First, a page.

Oral Presentation Session
Reviewed by: Society for Cultural Anthropology
Of interest to: Practicing and Applied Anthropologists, Students
Primary Theme: Cities
Secondary Theme: Materiality
Anthropologists have a long history of turning to the house to understand social reproduction and continuity. Houses have the unique quality of being the physical and discursive building blocks of society. As an enduring form, the house is a picture of adaptation and resilience. However, houses are also sites of contestation and rupture. In this panel, we ask what happens when a site of social reproduction and continuity also becomes a site of precarity and discontinuity. We focus on the adaptation, resilience, and resistance of people who are building, decorating, tearing down, and using houses, as well as the challenges they face when houses lose their stability.
People craft their houses through “bottom up” everyday practices such as construction, remodeling, demolition, relocation, neighborhood activism, and community action. Houses worldwide are also constructed in a “top down” fashion by development plans, national policy, and global trends. Moreover, the scale of such top down policies makes resistance increasingly necessary yet all the more difficult. Around the globe, people have also found their housing finance decisions deeply altered by the entry of international banks into local lending systems. Foreclosures, sudden rent hikes, and corporate-led redevelopment projects all deeply challenge human resilience.
We start at the house and follow it upward in scale, to understand resistance and resilience in neighborhoods, cities, national policies, and global financial regimes.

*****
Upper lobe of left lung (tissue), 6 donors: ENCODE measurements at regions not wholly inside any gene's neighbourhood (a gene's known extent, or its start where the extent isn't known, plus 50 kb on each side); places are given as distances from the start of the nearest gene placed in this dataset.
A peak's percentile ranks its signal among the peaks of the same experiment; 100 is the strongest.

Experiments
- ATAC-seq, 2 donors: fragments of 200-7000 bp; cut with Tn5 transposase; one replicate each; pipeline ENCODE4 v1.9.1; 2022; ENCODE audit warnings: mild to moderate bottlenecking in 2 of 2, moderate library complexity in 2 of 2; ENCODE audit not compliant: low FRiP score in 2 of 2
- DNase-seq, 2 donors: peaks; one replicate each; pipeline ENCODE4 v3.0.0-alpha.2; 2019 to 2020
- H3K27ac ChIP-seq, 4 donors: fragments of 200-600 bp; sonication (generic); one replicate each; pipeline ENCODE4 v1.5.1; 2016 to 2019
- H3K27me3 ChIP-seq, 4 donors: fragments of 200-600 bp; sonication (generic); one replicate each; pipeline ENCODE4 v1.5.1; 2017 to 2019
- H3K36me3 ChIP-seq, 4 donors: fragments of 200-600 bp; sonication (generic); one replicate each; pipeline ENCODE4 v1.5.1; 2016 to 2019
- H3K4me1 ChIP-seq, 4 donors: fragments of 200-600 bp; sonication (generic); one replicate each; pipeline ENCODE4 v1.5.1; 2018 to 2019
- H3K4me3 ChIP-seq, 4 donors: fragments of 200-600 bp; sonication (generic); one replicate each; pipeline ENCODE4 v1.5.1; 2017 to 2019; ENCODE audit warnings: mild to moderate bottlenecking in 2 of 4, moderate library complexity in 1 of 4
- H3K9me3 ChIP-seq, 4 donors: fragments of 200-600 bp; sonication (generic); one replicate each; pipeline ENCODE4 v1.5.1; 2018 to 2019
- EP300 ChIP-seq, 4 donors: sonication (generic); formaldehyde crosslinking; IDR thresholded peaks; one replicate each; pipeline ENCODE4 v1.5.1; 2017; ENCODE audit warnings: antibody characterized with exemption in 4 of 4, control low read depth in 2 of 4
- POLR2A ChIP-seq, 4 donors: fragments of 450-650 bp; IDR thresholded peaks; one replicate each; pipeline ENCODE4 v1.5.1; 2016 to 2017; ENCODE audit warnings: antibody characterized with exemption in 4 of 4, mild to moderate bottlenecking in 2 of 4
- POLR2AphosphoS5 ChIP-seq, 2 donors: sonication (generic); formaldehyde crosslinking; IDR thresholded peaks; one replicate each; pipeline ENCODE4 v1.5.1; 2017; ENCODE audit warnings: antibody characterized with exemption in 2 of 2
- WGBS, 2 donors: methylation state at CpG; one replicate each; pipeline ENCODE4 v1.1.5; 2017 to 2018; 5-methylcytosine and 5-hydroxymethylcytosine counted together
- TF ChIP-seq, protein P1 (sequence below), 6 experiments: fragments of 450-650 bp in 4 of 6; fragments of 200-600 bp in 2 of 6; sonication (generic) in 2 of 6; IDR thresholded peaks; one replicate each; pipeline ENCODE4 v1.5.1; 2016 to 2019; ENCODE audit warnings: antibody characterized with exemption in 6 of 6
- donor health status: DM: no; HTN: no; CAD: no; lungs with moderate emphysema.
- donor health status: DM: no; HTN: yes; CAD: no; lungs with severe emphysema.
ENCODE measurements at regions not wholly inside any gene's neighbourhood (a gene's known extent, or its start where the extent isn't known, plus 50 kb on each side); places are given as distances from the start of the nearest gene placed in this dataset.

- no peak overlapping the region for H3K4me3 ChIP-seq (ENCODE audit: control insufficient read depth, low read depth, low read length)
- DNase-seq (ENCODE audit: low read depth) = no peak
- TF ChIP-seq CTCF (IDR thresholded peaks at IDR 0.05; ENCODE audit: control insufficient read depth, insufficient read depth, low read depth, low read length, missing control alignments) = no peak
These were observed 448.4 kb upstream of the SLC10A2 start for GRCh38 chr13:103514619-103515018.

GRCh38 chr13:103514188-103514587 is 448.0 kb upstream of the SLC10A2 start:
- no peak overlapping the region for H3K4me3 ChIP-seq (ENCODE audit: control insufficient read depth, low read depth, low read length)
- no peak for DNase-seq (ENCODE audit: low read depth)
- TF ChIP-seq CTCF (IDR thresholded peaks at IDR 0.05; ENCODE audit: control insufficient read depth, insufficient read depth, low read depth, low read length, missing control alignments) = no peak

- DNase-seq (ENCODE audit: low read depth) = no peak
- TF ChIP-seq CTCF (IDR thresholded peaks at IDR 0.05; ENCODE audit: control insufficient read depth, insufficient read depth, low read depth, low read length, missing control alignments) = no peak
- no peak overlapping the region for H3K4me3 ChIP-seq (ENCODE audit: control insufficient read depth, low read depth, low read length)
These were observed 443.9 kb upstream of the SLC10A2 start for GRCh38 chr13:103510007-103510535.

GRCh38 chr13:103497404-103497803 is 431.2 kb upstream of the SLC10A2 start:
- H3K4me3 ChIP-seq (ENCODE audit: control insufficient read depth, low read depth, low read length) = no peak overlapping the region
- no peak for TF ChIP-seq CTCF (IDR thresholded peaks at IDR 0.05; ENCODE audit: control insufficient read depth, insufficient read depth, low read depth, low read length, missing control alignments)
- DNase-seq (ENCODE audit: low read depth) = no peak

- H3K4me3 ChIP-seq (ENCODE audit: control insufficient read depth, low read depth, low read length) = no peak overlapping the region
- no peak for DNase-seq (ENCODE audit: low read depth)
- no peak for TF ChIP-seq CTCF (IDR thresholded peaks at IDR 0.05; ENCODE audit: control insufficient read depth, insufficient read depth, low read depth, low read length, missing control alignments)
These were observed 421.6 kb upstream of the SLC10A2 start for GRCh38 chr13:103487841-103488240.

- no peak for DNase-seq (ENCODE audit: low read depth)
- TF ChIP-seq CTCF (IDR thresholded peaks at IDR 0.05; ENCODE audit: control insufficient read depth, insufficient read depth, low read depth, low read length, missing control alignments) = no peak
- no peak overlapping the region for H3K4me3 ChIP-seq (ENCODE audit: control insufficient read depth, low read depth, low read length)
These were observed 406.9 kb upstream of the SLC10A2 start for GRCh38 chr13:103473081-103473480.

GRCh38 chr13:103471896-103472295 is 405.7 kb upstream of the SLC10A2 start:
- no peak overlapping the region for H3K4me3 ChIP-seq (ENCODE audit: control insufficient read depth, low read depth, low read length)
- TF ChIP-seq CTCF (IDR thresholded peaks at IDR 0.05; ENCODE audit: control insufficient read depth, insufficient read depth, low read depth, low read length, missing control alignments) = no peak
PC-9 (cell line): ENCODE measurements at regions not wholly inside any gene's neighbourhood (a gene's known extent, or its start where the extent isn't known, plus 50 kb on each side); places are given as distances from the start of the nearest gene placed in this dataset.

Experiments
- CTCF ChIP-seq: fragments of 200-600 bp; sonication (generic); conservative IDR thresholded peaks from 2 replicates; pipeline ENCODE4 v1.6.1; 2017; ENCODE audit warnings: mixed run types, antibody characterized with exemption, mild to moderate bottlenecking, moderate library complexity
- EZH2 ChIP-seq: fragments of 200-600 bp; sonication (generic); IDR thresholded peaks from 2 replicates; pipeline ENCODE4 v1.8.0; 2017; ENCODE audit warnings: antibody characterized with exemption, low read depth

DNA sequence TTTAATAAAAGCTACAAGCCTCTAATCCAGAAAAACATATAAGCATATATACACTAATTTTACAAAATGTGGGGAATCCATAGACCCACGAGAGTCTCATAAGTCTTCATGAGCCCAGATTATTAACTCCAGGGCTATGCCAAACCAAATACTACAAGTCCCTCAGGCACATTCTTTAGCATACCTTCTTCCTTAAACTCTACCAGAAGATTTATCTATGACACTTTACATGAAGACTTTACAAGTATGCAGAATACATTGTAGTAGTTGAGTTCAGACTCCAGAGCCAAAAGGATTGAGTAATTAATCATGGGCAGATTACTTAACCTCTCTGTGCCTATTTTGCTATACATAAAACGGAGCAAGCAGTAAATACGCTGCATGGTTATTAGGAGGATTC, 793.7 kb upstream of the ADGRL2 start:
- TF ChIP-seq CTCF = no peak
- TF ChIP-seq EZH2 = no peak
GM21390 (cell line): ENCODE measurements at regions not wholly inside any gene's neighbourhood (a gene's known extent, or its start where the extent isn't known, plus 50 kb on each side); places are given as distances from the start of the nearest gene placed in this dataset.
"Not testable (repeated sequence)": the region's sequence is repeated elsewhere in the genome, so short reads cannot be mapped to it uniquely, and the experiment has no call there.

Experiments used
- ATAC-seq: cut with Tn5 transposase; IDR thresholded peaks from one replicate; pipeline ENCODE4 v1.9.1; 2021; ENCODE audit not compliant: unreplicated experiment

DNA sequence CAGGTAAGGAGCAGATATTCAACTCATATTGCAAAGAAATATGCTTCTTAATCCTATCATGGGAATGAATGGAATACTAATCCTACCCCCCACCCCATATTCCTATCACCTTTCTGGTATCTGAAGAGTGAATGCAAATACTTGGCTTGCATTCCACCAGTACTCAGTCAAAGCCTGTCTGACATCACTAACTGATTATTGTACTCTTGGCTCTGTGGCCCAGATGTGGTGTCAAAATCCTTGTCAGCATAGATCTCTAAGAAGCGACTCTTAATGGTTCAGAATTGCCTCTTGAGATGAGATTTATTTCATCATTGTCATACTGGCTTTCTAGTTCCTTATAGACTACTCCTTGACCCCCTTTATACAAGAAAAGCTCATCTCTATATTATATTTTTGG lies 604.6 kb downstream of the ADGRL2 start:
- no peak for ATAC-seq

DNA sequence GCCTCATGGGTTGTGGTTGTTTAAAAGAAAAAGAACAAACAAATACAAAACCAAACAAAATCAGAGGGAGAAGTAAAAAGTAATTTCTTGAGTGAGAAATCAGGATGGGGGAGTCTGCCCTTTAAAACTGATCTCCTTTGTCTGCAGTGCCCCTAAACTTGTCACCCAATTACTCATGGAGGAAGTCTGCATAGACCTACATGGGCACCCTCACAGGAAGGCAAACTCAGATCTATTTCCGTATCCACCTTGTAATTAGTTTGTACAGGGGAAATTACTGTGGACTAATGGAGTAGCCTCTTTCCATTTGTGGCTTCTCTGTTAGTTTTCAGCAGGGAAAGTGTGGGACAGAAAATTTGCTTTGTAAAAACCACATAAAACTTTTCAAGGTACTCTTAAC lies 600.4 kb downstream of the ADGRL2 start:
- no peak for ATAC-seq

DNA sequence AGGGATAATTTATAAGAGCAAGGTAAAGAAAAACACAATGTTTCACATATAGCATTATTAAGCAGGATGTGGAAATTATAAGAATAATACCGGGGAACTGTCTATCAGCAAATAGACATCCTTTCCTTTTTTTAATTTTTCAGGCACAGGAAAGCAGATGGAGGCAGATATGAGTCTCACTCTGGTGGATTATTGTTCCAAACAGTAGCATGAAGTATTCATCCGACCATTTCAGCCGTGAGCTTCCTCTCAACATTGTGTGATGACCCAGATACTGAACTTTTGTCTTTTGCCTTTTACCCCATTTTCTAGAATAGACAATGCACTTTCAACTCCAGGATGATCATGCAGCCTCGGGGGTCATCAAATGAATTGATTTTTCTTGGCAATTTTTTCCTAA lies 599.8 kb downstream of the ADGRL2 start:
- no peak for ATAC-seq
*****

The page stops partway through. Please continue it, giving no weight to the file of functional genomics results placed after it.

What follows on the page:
At the neighborhood/village/local level:
What materials, techniques, and discourses do people use to make and remake houses in local contexts? How is community made and remade in the process?
How do the historical layers in an area (ruins, patina, memories, overlapping generational perspectives) interact with, impact, and/or push against contemporary projects?
How does the materiality of houses and house-building affect the formation of local subjects and their relationships with the authorities and vice versa?
At the city level:
What techniques do residents use to navigate city policies to improve their residential lives?
What do residents do when they come up against city policies that threaten their ability to maintain a house?
How do people navigate exclusionary housing policies?
At the national level:
How do states use housing policies to construct national identity?
How do people build ideas about the nation into the housing landscape?
How have people used houses to oppose (or reify) colonial regimes and colonial histories?
At the global level:
How have people responded when national and international housing finance policies disrupt their daily domestic lives?